While the spirit of the law seems to be to give non-incumbents five full days to pull papers and file them after they’ve determined an incumbent is not running again, in this case the letter of the law apparently, due to unusual circumstances, prevented that from happening.  Therefore, the City Clerk nominations are now closed, since incumbent Nancy Shollenberger is running, the City Treasurer race closes tomorrow (the 83rd day before the election) at 5pm because incumbent George Enyedi is not running again, and the City Council regular election for incumbent John Buchanan’s seat closes tomorrow, since he is not running.  The Special Election seat for the remaining two years of Joe Mosca’s term closes tomorrow as well, since obviously incumbent Joe Mosca is not running.

I’m not an attorney, and there may be folks more qualified than I out there who interpret this differently.  It’s possible that someone may still choose to challenge the City Clerk’s interpretation of the Code.  But the wording about regular or normal business hours would seem to me to indicate that the deadline is today, the 17th, if we are using City Hall’s hours.  We’ll see if anybody chooses to challenge.  And maybe we should, again, look at requiring regular posted hours for the City Clerk to conduct business at City Hall.

Comments (6)

 

  1. Kim Goddard says:

    Lady Wistar,

    I saw your cyberbully report, it says there are three levels of membership, bronze, silver and gold the gold membership is about 999.00. You must pay to post on that site, it is not a free to help people site, but more like a soft porn off shore entity that advertises malware antivirus sites while it attaches malware to the viewer.
    How much did you have to pay? Mr. Coburn you should watch out, the Wistar could turn on you next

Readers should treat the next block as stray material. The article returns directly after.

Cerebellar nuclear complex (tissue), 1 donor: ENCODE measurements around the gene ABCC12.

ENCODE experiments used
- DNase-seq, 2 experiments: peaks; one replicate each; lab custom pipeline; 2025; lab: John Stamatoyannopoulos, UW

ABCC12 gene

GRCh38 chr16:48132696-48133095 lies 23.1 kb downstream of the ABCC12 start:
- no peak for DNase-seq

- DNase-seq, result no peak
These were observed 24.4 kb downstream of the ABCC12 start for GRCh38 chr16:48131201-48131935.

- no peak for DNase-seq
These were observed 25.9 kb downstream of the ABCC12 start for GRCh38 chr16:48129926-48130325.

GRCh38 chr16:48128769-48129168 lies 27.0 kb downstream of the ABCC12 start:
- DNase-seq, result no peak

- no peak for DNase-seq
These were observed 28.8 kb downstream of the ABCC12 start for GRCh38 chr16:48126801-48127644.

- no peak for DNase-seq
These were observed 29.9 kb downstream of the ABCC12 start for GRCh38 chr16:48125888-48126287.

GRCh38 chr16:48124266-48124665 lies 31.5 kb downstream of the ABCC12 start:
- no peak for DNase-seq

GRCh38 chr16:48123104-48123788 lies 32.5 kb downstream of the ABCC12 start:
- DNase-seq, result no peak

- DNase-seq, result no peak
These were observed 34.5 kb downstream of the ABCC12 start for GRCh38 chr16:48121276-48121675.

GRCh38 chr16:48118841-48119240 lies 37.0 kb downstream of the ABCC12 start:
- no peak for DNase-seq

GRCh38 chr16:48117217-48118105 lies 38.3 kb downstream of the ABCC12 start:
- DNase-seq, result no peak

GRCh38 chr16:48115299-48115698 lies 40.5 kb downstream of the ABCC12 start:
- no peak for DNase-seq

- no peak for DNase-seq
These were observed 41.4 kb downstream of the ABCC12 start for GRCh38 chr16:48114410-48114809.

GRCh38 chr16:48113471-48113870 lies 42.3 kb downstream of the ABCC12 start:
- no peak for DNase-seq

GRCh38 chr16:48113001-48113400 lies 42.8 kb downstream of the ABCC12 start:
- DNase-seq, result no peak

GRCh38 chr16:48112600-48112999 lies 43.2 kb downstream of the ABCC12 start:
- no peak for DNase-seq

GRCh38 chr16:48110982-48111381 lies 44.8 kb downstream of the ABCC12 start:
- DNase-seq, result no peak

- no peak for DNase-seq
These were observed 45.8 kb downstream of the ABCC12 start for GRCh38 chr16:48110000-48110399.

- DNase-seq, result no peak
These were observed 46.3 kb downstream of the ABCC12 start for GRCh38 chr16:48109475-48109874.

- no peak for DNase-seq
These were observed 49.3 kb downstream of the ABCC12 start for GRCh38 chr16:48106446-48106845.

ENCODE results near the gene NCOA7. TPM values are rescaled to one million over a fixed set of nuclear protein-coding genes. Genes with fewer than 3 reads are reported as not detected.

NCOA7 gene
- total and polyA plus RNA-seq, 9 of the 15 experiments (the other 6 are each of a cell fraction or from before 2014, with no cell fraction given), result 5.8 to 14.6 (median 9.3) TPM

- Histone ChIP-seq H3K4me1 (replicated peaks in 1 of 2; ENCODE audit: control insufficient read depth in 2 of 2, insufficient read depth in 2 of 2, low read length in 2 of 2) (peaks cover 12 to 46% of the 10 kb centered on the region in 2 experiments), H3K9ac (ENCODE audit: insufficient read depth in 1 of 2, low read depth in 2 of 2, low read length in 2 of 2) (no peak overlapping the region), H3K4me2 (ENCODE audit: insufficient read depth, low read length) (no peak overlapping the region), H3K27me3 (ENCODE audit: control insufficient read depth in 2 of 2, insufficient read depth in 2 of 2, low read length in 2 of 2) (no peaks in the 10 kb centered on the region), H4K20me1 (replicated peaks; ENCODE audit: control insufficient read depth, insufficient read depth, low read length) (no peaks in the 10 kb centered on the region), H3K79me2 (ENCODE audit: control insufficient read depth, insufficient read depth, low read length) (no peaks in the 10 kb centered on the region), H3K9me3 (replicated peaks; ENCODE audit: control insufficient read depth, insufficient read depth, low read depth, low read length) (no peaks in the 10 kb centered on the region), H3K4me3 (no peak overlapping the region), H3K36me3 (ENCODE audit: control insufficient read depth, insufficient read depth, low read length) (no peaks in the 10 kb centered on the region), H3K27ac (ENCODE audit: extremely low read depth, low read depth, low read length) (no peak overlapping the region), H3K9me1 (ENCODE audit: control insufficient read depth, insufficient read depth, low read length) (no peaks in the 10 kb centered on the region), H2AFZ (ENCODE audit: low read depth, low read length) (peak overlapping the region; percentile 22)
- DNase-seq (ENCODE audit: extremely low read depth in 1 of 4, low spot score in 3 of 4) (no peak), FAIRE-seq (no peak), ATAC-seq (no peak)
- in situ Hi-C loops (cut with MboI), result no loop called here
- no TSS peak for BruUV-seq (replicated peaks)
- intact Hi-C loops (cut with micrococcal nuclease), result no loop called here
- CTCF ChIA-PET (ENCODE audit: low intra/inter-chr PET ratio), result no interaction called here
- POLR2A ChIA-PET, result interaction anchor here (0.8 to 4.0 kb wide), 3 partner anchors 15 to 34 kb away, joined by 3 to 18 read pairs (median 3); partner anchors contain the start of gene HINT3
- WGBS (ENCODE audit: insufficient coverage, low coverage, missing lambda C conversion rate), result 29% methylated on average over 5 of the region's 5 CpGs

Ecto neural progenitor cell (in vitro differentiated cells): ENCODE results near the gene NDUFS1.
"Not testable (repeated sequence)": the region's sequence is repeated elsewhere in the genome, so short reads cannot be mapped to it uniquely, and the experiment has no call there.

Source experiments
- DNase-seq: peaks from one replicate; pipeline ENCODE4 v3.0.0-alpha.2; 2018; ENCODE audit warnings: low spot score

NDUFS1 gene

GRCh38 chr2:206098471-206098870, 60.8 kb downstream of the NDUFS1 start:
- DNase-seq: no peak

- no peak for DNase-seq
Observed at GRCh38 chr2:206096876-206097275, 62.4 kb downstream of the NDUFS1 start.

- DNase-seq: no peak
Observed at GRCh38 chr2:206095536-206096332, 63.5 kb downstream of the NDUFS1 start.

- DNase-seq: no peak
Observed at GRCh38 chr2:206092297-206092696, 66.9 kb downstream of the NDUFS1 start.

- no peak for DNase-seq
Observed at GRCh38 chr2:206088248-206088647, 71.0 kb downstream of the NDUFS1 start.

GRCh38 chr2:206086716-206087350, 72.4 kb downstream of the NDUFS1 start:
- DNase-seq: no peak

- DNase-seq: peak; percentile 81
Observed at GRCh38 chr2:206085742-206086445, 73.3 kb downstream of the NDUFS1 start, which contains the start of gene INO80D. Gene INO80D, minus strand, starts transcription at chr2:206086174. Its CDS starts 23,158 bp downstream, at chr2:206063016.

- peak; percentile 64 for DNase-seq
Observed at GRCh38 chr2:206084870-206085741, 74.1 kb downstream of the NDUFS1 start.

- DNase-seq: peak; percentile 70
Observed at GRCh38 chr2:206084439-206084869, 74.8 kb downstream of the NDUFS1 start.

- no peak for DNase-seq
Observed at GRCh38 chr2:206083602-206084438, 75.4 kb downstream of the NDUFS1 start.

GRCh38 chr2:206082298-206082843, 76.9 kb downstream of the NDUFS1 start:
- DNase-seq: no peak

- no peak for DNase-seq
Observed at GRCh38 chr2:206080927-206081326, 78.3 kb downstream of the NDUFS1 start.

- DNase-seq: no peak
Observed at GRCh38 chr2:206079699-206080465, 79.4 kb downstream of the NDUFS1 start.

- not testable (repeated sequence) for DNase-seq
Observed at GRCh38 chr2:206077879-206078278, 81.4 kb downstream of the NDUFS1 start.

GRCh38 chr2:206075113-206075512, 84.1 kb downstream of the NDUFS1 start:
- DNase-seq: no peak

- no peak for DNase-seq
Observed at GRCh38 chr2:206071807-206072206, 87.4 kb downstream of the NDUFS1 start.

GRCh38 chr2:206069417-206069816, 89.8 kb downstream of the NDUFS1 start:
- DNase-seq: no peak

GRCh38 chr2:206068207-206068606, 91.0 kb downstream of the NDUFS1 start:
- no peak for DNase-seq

2. Bill Coburn says:

    Thanks, Lady W., and thanks for letting me know about that. After seeing your comment, I went to the site, which I rarely do any more. What I find interesting is that I wrote an editorial responding to someone who said our City Clerk made a mistake, pointed out that in my opinion she didn’t, and then get lambasted for bashing her. And as for the implication I said our incumbent filed too late, I believe what I said was that she didn’t. But everybody’s entitled to their own opinion.

  3. Lady Wistar says:

    P.S. Sorry you were cyberbullied today :(

  4. Bill Coburn says:

    Sounds like a good idea. But who decides what the three issues are? Maybe an online poll soliciting ideas, or asking people to choose their top three from ten, or something? Or, maybe we ask the candidates to tell us what they consider to be their top three, and weight their answers by their placement, with the three answers getting the most points chosen to be in the debate?

    • Lady Wistar says:

      Amazing idea! Could we stick to minuets in G major as the G minor ones sound so sad :(

      Seriously, I think this is a great idea and would be happy to sponsor.

      Online polls are inaccurate because, sadly, we have some cheaters in our town. Here are instructions on how to cheat at online polls:

      http://sierramadretattler.blogspot.com/2011/12/cant-we-just-fire-edison.html

      Scroll down to the times between 7:58am and 8:58am for very clear directions on how to cheat. I think the saying “cheaters never prosper” was worded before Al Gore so graciously invented the internets.

      I have a screenshot of the instructions if that would help. People can request them through my Facebook page :)

      Cheers!

  5. Diane Shear says:

    I would like to see an unbiased debate by the candidates.
    Give all the candidates three critical issues facing Sierra Madre at the present time, give them the questions in advance, allowing each one to give their solutions, with plenty of time to give it their best thinking?
    5 minuet replies. Give the voters a chance to hear their positions on the real issues here in Sierra Madre.
    We attended a forum at Kiwanis in 2008, it was moderated by Clem Bartolai. Don’t know if Clem would moderate the above forum idea, and of course it would have to be something held in the early evening when all working people could attend. Possibly Sierra Madre School auditorium or the Rec Center?
    Of course have the other forums at City Hall and Kiwanis as always.
    Anyone think this would work?